## Info

its moments will be

which can be used to quantify shape independently from location and size.

In applications where the shape of a segmented region must be quantified in a manner that is insensitive to its orientation, rotation invariant metrics are used. The scale invariant central moments given in Eq. (8) can be combined further to obtain translation, scale, and rotation invariant descriptors [5].

=(i?3o + ^l2)2 + (i?2l + ^3 )2 (l2) = (i?3o - 3^l2)(^l2 + ^o) (^l2 + ^3o)2 - 3(^2l + ^

+ (3^2l - ^3)(^2l + ^o3) 3(^l2 + ^3o)2 - (ihl + %3)2

This definition yields = = 0. Central moments can be obtained in terms of noncentral moments. Some examples are:

= (iho - ^2) (^l2 + ^3o)2 - (i?2l + ^o3)2 + 4^ll(^l2 + ^3o)(^2l + ^3)

If an image is scaled up by a coefficient 5 larger than 1, so that the scaled image is

One way of achieving scale invariant quantification is to scale images first to a standard size by using a scale coefficient commensurate with the size of the object. The area of the object is given by ^00, and the object could be conceptually reduced to unit area by scaling down each axis with ^^00, that is /Vj"00). This transformation is equivalent to defining the scale invariant central moment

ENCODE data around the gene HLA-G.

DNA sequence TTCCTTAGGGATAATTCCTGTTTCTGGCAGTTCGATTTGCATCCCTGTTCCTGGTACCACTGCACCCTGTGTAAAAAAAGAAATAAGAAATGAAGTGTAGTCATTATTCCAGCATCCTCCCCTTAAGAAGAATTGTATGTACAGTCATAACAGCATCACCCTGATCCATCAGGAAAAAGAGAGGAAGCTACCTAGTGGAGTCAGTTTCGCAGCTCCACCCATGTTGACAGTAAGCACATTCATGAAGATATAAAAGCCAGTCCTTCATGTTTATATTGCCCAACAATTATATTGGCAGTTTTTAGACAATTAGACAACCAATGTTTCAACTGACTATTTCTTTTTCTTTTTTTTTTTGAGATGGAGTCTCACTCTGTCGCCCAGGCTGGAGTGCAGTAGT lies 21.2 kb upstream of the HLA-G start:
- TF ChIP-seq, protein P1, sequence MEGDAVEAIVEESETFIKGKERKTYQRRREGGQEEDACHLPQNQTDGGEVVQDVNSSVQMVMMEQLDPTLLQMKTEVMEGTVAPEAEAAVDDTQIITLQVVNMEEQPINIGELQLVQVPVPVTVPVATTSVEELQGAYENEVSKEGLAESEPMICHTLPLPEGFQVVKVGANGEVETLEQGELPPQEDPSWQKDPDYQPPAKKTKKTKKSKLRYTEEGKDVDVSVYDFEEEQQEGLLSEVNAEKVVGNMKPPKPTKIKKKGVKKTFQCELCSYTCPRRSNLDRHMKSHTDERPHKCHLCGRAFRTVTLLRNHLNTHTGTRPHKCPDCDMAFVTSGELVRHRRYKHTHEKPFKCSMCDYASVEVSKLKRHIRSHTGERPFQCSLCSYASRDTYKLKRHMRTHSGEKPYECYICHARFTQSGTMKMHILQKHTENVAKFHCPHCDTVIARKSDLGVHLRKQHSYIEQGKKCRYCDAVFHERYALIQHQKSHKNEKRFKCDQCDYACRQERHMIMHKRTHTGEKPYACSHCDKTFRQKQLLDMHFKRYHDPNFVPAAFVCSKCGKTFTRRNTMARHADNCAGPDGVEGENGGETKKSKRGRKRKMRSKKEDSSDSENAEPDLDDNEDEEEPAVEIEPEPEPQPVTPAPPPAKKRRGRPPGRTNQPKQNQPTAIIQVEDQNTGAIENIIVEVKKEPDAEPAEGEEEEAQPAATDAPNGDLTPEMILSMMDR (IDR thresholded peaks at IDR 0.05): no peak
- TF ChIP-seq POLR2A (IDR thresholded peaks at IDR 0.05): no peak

+ (3^12 - ^30)(^21 + ^03) |_3(^12 + ^30)2 - (ihi + ^03)2

The first row of Fig. 4 shows three shapes with increasing roughness. The shapes are scaled by a factor of two in the second row and rotated 60° counterclockwise in the third row of Fig. 4. The values of for these nine shapes are

"0.16766 0.17150 0.1760T 0.16796 0.17189 0.17618 0.16792 0.17185 0.17616

where each value is shown in the position of the corresponding shape in Fig. 4. Each column corresponds to one shape and exhibits a noteworthy level of invariance. A monotonous increase in the value of is also observed with increasing shape roughness. The other invariant descriptors also have similar trends; for example the values of for shapes of Fig. 4 are:

The orientation of an object, defined as the direction along

FIGURE 4 Top row: three shapes with increasing roughness. Middle row: same shapes scaled up by two. Bottom row: shapes rotated counterclockwise by 60°.

is obtained by tracing all N pixels of the boundary. To achieve scale invariance, the normalized radial distance sequence r(n) is obtained by normalizing d(n) with the maximal distance. The sequence r(n) is analyzed further to extract shape metrics such as the entropy

where hk is the K-bin probability histogram that represents the distribution of r(n), as well as statistical moments

FIGURE 4 Top row: three shapes with increasing roughness. Middle row: same shapes scaled up by two. Bottom row: shapes rotated counterclockwise by 60°.

which the object is most elongated can be obtained with the angle 6:

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